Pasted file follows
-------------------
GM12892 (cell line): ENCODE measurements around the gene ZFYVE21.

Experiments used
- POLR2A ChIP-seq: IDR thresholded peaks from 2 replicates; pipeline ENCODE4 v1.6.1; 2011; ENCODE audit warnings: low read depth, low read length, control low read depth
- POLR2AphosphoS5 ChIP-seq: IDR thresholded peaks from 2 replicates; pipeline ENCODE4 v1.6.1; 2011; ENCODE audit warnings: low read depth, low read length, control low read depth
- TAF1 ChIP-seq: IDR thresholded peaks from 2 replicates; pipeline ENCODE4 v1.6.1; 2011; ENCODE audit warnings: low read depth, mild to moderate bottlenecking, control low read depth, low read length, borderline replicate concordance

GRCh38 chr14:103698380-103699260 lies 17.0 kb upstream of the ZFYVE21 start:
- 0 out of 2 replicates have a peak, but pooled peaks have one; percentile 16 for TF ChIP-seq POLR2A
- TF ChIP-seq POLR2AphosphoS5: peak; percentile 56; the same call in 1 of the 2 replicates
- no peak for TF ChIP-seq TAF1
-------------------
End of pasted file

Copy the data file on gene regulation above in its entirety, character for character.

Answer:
GM12892 (cell line): ENCODE measurements around the gene ZFYVE21.

Experiments used
- POLR2A ChIP-seq: IDR thresholded peaks from 2 replicates; pipeline ENCODE4 v1.6.1; 2011; ENCODE audit warnings: low read depth, low read length, control low read depth
- POLR2AphosphoS5 ChIP-seq: IDR thresholded peaks from 2 replicates; pipeline ENCODE4 v1.6.1; 2011; ENCODE audit warnings: low read depth, low read length, control low read depth
- TAF1 ChIP-seq: IDR thresholded peaks from 2 replicates; pipeline ENCODE4 v1.6.1; 2011; ENCODE audit warnings: low read depth, mild to moderate bottlenecking, control low read depth, low read length, borderline replicate concordance

GRCh38 chr14:103698380-103699260 lies 17.0 kb upstream of the ZFYVE21 start:
- 0 out of 2 replicates have a peak, but pooled peaks have one; percentile 16 for TF ChIP-seq POLR2A
- TF ChIP-seq POLR2AphosphoS5: peak; percentile 56; the same call in 1 of the 2 replicates
- no peak for TF ChIP-seq TAF1